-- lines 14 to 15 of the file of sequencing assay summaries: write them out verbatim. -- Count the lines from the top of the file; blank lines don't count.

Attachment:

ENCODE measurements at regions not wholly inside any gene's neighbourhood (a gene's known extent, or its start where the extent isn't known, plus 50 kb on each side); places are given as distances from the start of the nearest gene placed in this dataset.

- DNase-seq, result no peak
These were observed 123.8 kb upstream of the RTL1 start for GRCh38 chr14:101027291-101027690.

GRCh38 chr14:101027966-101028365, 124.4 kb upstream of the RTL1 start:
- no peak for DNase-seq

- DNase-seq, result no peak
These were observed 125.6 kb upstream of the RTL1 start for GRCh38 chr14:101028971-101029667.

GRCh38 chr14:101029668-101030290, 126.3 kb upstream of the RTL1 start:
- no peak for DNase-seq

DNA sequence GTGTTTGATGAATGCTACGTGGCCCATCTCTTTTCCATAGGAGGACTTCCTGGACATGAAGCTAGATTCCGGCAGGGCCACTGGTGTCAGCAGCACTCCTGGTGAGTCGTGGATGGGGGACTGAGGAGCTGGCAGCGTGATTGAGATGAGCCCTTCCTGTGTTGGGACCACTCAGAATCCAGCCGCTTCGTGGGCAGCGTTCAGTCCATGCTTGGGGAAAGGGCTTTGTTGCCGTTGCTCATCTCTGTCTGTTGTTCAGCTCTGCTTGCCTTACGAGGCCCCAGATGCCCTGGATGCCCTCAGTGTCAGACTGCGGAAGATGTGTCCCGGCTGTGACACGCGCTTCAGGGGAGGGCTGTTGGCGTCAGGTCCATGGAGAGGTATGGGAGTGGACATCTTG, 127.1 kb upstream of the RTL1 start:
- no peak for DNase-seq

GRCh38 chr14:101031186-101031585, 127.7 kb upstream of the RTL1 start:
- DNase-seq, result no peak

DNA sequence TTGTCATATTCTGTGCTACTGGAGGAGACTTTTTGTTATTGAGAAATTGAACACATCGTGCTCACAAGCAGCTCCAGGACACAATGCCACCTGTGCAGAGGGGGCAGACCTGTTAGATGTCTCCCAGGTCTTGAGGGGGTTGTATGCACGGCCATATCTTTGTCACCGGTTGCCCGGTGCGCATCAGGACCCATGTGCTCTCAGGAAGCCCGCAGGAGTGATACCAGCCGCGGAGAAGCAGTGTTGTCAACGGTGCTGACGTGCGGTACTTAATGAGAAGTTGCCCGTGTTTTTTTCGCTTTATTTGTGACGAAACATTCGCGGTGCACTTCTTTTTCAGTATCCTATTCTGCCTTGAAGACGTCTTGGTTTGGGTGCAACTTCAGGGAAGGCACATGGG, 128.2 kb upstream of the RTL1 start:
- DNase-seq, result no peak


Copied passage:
DNA sequence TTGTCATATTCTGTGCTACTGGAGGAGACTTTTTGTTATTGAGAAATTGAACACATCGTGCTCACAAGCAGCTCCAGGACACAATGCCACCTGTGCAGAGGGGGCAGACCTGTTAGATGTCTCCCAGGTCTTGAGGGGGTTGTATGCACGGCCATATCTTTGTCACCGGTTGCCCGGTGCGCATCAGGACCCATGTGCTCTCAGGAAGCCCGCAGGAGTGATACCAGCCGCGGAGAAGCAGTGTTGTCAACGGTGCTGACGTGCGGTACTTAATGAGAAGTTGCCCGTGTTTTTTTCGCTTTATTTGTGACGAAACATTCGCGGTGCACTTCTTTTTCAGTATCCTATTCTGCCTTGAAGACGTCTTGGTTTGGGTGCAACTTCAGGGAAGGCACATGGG, 128.2 kb upstream of the RTL1 start:
- DNase-seq, result no peak